Warren Deutrom: Irish cricket boss says new Dublin stadium talks ‘serious’

General view of Malahide Cricket Ground
Ireland alternated between Malahide (above), Stormont and Bready as venues for their home internationals

Cricket Ireland chief executive Warren Deutrom says the Irish government will begin “serious discussions” about the support it will provide to help make the new national cricket stadium a reality.

Deutrom believes Ireland’s co-hosting of the 2030 T20 World Cup has piqued the government’s interest.

But he says work on the National Sports Campus area would have to start next year to be ready by 2030.

Deutrom said the government had “fired the starting gun” to start negotiations.

“We have a long way to go but this is a very important step,” Deutrom told BBC Sport Northern Ireland.

“In November, the government confirmed the intention to build the stadium in due time.

“The next taxi out of the range for us was to ensure there was a degree of urgency to develop it as quickly as possible and the government announcement on that over the weekend was obviously great because it means we can get serious about looking at the feasibility of this.”

Stadium plans announced in 2018

Cricket Ireland initially announced plans for a new stadium at Sport Ireland’s Dublin campus in 2018, but the project was always dependent on significant financial support from the government and Deutrom believes the prospect of that happening is now much closer.

“The government has a policy to attract big sporting events, so I have no doubts about that [co-hosting the 2030 T20 World Cup] helped focus the government’s attention on insurance, here’s a reason not to miss it,” he added.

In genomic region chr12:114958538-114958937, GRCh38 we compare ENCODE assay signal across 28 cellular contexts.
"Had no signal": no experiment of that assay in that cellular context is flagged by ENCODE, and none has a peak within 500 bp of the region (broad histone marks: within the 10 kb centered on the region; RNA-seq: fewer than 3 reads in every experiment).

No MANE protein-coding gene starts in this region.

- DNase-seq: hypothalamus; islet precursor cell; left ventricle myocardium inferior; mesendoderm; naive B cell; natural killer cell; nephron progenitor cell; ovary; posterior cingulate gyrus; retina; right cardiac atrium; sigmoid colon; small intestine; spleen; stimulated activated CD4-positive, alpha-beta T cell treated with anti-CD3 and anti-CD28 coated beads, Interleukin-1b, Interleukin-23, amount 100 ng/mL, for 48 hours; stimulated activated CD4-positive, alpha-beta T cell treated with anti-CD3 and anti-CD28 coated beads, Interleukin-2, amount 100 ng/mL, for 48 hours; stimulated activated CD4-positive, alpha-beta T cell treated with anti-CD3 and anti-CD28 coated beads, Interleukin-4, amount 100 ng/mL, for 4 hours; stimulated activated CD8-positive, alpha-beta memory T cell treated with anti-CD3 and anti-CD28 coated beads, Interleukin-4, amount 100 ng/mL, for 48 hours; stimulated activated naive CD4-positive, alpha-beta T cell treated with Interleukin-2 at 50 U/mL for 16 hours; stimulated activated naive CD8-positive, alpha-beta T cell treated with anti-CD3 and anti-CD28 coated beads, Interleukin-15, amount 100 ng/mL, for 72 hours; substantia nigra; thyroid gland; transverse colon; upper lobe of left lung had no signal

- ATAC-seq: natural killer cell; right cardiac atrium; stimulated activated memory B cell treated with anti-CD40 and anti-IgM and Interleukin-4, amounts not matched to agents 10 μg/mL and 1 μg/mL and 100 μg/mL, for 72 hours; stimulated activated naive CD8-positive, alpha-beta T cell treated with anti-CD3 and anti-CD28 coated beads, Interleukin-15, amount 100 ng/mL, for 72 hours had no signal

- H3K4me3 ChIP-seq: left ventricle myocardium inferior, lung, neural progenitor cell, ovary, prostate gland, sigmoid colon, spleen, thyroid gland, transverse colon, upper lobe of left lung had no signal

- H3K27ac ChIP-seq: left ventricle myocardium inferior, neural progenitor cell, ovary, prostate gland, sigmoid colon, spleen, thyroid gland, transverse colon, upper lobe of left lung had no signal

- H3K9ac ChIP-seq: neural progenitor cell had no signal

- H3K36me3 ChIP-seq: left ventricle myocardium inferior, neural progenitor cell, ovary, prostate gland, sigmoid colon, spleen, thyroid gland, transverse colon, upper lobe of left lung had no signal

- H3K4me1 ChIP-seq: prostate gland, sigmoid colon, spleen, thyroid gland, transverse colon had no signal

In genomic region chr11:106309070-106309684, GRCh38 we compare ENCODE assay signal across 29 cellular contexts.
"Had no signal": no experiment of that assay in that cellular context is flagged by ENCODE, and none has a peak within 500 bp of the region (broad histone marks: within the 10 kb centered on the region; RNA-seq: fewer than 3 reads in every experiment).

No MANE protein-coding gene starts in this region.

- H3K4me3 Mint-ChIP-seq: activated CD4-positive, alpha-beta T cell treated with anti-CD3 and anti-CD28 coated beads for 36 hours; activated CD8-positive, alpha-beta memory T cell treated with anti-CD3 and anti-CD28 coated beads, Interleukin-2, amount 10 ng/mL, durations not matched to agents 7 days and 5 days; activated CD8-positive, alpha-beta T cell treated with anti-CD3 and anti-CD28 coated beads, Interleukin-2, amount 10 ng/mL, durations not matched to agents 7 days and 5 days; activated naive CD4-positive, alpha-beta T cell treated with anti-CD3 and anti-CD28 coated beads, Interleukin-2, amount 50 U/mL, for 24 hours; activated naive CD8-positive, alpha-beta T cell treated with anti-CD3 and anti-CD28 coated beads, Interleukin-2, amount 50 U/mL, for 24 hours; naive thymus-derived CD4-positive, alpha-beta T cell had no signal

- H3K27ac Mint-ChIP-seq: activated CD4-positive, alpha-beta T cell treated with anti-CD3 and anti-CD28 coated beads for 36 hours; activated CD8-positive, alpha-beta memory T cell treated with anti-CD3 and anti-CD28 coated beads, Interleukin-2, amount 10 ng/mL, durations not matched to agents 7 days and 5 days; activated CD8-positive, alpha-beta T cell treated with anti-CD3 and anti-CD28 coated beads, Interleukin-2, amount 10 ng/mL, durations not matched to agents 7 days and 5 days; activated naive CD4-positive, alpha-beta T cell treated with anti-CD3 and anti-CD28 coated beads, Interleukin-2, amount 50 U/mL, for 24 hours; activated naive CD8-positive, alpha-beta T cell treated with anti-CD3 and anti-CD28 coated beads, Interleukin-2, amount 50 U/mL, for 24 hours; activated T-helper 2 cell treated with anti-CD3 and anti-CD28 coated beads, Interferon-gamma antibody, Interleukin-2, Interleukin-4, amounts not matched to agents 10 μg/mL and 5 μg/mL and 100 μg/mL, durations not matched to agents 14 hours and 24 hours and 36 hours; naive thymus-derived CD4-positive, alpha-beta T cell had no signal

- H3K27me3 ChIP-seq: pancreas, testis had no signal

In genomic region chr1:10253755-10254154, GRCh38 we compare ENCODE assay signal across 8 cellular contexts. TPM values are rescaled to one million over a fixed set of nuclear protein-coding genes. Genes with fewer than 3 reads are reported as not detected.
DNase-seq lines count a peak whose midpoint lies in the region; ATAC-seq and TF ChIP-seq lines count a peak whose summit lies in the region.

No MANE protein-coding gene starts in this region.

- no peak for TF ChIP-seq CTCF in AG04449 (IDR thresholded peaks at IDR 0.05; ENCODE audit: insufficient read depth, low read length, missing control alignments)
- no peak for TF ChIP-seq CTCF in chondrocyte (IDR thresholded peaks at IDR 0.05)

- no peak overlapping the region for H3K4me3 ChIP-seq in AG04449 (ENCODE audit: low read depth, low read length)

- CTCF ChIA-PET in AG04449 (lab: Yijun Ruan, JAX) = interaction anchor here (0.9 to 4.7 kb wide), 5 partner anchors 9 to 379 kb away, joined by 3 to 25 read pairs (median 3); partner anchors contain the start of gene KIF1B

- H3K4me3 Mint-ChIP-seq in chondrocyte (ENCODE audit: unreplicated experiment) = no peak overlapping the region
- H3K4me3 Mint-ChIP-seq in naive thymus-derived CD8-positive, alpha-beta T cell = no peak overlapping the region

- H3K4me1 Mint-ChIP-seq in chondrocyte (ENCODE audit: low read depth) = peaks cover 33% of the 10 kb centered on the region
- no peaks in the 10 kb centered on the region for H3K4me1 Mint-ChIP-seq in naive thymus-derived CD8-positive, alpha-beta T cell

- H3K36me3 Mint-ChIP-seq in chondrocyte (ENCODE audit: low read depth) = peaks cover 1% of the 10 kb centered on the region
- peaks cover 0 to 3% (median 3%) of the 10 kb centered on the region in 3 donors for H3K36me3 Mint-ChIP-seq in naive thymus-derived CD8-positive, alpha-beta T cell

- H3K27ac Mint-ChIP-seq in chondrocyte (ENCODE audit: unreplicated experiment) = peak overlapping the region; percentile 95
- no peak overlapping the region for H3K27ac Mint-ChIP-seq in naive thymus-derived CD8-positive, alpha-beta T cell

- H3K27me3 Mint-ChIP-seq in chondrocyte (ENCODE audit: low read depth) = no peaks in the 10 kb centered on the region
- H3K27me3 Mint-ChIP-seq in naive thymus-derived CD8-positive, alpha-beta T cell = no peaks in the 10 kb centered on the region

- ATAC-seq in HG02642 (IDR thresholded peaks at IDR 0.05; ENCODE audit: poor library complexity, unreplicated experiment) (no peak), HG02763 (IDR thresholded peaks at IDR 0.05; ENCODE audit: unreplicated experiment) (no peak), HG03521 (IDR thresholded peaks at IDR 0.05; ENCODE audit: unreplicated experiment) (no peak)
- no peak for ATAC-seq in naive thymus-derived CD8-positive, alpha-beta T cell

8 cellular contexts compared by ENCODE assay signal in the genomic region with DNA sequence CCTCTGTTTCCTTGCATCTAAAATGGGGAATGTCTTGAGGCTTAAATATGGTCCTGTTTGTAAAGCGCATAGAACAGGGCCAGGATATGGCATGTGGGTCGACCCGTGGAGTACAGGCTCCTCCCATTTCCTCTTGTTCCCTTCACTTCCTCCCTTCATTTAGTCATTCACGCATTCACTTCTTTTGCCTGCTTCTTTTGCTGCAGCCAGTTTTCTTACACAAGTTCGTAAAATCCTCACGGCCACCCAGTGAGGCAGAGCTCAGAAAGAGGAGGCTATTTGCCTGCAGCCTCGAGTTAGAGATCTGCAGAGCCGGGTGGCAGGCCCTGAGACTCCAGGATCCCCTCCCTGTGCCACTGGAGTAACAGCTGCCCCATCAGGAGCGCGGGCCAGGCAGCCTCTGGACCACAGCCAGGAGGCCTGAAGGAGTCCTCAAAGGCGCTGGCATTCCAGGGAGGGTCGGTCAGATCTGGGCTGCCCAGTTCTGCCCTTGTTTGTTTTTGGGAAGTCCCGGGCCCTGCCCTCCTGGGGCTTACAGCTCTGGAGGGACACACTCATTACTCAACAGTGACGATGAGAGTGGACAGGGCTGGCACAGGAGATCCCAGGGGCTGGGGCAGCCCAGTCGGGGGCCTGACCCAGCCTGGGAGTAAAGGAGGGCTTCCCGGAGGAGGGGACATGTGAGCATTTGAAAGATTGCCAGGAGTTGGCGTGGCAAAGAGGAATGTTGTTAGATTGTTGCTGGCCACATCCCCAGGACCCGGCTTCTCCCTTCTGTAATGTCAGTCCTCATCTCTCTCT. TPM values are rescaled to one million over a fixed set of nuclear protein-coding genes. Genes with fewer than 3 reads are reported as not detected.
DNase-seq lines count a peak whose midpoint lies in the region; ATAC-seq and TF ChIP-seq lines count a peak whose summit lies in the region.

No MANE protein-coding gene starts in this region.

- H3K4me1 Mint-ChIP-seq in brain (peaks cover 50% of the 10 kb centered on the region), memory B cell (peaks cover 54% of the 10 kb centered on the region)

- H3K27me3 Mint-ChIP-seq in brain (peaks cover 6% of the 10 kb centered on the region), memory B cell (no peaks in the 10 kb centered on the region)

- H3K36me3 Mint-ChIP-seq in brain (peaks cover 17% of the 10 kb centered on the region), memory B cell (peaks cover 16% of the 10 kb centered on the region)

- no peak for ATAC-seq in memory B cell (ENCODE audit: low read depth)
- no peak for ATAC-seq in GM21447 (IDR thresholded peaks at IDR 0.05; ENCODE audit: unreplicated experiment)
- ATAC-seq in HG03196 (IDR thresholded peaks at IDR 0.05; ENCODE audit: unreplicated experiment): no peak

“One of the key considerations when the government looks at its list of major events, whether it’s the Rugby World Cup, the European football championships, obviously the Ryder Cup at Adare Manor in 2027, is that they all take place or would take place outside the National Sports Campus .

“We’re offering the opportunity to bring the world’s second biggest sport, its main event to the National Sports Campus and I think that’s something we can bring as a point of difference probably to all the other major sports.”

World-class facilities at the National Sports Campus already include the National Aquatics Center while planning permission for a new velodrome on the site was granted earlier this month.

In November, Irish Sports Minister Jack Chambers said the Sport Ireland campus should be “the home of Irish sport” and Deutrom says Cricket Ireland’s vision is in line with that.

Ireland's Harry Tector signs autographs for spectators during one of the sold-out matches against India last June
A sell-out crowd of 8,000 watched Ireland v India in Malahide last June

“The vision we have has to be very close to Sport Ireland’s and our own government’s vision for campus infrastructure to be ‘world class’,” he said.

“Realistically, we’re not looking at a 90,000-seat MCG (Melbourne Cricket Ground) and probably even 50,000 seats like the Aviva Stadium will be too ambitious.”

Deutrom pointed out that 8,000 people attended the two Twenty20 internationals against India in Malahide last June.

“We sold out in about 24 or 48 hours. We always ask ourselves ‘what if we kept selling and how far could we go for our biggest games?’

“When you consider that the broadcast reach of those games has grown to 200 million worldwide. Those are numbers that other sports probably only dream of.

“It’s the biggest sport in the world for about 20 to 25% of the world’s population, so we’re a very, very significant sport.

“And what we’re doing is kind of using our global visibility to try to create a sense that we’re a big sport here.”

‘More than a million pounds are spent annually on temporary facilities’

Cricket Ireland spends more than £1m a year erecting temporary facilities at its current international stadiums – Malahide, Stormont and Bready.

“If we could invest that back into people and programs and help our clubs be able to develop their own infrastructure, that would be a much better use of our money,” Deutrom added.

“There’s also the environmental impact of trucks transporting temporary equipment across the country.”

Deutrom says the amount of international cricket in both the men’s and women’s games at senior and youth level, plus various inter-provincial competitions, means the current venues will continue to be needed for international competitions.

“We have over 80 professional level matches that we play so it’s important to reassure our other stakeholders and venues across the country, whether it’s Stormont, Malahide, Bready, that we will still need their facilities.”

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